Joining Young PAP as your stepping stone to Parliament?

The Straits Times ran two reports on Saturday about how Young PAP is expanding its recruitment drive to woo new citizens and overseas Singaporeans. It also featured an interview with the YP chairman, which gave some insights into the dynamics of the organisation.

Young PAP (YP) chairman Vivian Balakrishnan fielded questions about the political aspirations of the young. Some excerpts:

  • On whether some YP members may feel ‘bypassed” as most candidates in previous elections did not come from their fold.

    Dr Balakrishnan: I think the way to phrase the question would be, ‘Will joining the YP mean you’re excluded from consideration as a candidate?” The answer obviously is no. We will not discriminate against someone as a candidate… simply because it doesn’t make sense for us to do so… But whether or not you’re a candidate is not a matter of ambition but a matter of whether the party needs you with your particular set of skills, experience and whether you help build that slate of candidates that the party wants to offer.

  • On how those who are in the YP just to further their own ambitions will be exposed over time.

    To be blunt, and I don’t want to name names… go and look at the last batch of candidates who, in a sense, jumped ship in order to get a shortcut to appearing on the ballot box. Now look at what they are doing, or have they jumped ship again, and you’ll find that there’s a certain behaviour pattern. From where I stand, good luck to them, I’m quite glad we made the right decision in not fielding them and in happily letting them go elsewhere and try their luck.

    But what it also means is that I’m prepared to continue to be open and prepared to continue to take that risk, that some of the people who join us may have other agendas and may subsequently even stand against us. To me, it’s a risk worth taking, because if I were to go to the other extreme of being very selective and very tight, I run the risk of missing out opportunities to meet many, many more people.

    So it doesn’t matter if there are a few opportunists who come in because in the PAP, time is the real test. And opportunists will not have the patience… the energy to survive the obligations and the duties which membership imposes on the PAP members.

  • I’m quite amused at the way Dr Vivian (as his YP “comrades” call him) just rephrased the first question to avoid alienating many of his party faithful who will probably never become MPs, despite their noble aspirations.

    The second answer was a political snipe directed at a few opposition candidates in the last election who started out in the PAP then switched to opposition parties. However, the Minister skirted over the bigger issue which often dogs YP, which is the perception that there are many opportunists still within the YP ranks.

    Those who jumped ship would probably have accepted that their chances of getting elected under the Opposition banner were very slim. It would be unfair to exclude the possibility that some of them genuinely felt that the PAP was not the party they could support, and therefore joined the Opposition. However, the opportunists who didn’t jump ship know that their best chance of getting into Parliament is to get selected as a PAP candidate. Fortunately the PAP leadership is known to be “allergic” to people with political ambitions but little substance.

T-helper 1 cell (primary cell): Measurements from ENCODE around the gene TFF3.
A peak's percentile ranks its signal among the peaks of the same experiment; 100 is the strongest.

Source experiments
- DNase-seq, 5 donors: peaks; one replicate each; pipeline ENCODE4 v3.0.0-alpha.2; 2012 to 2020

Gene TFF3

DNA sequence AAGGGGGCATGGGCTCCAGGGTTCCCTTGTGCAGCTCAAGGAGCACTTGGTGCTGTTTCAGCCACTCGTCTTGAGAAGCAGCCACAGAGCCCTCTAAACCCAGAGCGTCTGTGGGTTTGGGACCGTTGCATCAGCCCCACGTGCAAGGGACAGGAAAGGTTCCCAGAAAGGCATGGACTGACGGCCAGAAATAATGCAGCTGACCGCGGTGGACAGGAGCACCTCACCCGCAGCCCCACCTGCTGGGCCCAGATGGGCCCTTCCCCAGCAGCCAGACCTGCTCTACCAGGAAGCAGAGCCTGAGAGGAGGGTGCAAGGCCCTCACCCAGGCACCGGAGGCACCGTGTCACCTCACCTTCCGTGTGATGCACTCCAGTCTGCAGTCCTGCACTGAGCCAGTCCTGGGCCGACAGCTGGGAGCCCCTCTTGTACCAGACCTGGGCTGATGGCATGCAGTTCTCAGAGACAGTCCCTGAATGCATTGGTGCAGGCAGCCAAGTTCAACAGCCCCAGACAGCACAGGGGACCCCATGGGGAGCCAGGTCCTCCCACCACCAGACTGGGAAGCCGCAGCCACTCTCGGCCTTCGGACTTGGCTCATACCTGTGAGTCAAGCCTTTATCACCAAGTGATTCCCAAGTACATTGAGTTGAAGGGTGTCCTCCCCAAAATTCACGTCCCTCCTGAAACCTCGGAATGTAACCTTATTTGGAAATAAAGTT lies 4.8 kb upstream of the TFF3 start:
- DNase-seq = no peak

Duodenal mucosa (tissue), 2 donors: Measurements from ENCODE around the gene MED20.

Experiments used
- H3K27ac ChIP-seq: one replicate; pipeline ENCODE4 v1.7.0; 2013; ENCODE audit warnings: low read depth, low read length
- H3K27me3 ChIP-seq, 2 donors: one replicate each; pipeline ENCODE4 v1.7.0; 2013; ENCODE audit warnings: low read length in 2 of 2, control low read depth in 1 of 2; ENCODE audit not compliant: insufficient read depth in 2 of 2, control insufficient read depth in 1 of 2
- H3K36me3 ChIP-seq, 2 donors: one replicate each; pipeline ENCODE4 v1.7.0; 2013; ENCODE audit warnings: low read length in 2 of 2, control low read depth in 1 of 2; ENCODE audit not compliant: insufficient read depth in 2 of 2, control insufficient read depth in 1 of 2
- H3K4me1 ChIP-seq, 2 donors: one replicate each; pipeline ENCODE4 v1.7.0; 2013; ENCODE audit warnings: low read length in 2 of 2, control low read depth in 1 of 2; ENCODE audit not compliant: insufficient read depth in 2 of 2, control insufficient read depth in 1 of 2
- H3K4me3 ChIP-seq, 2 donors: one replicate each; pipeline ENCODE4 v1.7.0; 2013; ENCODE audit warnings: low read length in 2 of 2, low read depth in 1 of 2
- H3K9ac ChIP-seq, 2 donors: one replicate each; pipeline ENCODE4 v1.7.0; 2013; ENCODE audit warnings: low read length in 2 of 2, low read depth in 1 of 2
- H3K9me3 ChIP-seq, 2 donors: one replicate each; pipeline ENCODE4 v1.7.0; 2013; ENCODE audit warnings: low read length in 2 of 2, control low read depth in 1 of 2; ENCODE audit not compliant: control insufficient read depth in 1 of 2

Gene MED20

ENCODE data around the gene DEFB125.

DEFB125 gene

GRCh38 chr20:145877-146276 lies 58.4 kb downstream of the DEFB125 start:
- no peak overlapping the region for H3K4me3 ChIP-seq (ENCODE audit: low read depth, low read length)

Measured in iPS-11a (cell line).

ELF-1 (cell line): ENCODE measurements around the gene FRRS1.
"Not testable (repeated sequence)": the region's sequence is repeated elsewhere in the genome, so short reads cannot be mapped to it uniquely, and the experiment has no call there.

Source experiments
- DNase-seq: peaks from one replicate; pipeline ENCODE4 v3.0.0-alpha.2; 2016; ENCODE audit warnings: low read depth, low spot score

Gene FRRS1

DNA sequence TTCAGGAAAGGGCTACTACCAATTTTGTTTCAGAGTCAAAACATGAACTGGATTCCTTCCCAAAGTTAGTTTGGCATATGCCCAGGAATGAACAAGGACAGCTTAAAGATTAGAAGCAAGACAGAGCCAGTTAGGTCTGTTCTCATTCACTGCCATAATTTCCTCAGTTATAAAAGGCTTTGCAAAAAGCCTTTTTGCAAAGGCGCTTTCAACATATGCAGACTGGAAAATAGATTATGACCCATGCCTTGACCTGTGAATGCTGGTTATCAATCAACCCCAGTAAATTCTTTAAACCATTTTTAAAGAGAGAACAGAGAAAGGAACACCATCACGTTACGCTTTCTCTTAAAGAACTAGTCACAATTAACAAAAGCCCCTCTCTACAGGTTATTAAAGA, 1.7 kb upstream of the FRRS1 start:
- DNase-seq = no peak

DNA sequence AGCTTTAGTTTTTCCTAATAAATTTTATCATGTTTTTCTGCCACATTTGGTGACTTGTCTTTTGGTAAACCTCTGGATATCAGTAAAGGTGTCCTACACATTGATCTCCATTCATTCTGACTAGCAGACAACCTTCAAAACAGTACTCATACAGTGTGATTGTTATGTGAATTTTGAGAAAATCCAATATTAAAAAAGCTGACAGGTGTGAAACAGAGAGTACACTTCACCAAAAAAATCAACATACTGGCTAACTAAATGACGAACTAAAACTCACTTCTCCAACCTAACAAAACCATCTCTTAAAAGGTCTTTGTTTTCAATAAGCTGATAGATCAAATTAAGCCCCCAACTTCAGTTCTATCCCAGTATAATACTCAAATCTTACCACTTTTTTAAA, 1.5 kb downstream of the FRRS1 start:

Looking at the slate of new PAP MPs from the 2006 General Election:

    • No more than half of them were YP members (I just made some assumptions, based on their resumes).
    • 5 of the new candidates were appointed office holders (i.e., parliamentary secretaries or ministers of state) soon after the elections, but only 1 of them was (possibly) a YP member.
    • Of the other 4 office holders, all were either senior government officials or top executives in Singapore government linked companies (GLCs).
    • Of the remaining YP members who remained backbenchers, the vast majority of them are “grassroots MPs”. These are individuals who are deemed to be able to connect well with the ground, mainly because of their proficiency in their mother tongue, and their extensive grassroots experience through Meet-the-People sessions, Citizens Consultative Committees (CCCs) and Community Centre Management Committees (CCMCs).
    • All the other non-YP candidates have stellar professional careers to boast of.

    According to the ST, some 100 people join the YP every month. That’s 1,200 people in a year — quite a sizeable pool of people to pick from. Yet half (possibly more) of the 2006 candidates were recruited from outside the party. This is probably another uniquely Singapore aspect about our government.

    For those who aspire to get invited for tea sessions with the PAP, it is worth bearing these points in mind:

    • Joining the YP might get you noticed, but don’t expect to get picked as a candidate unless you can connect very well with heartlanders. This applies especially if you are Chinese.
    • If you are really keen on making a difference to government policy by becoming a Minister, you’re better off focusing your talents and energies in building up your credentials in the Civil Service, where Ministers can observe close up how you implement government policies. Being a scholar helps a lot but is not a requirement.
    • If you don’t join YP but still want to be a backbencher PAP MP, then focus on building your career and becoming a senior manager in a well-known company. The PAP leaders love recruiting people who fit their definition of success. A passion for politics is desirable, but optional.


    Author: Gerald Giam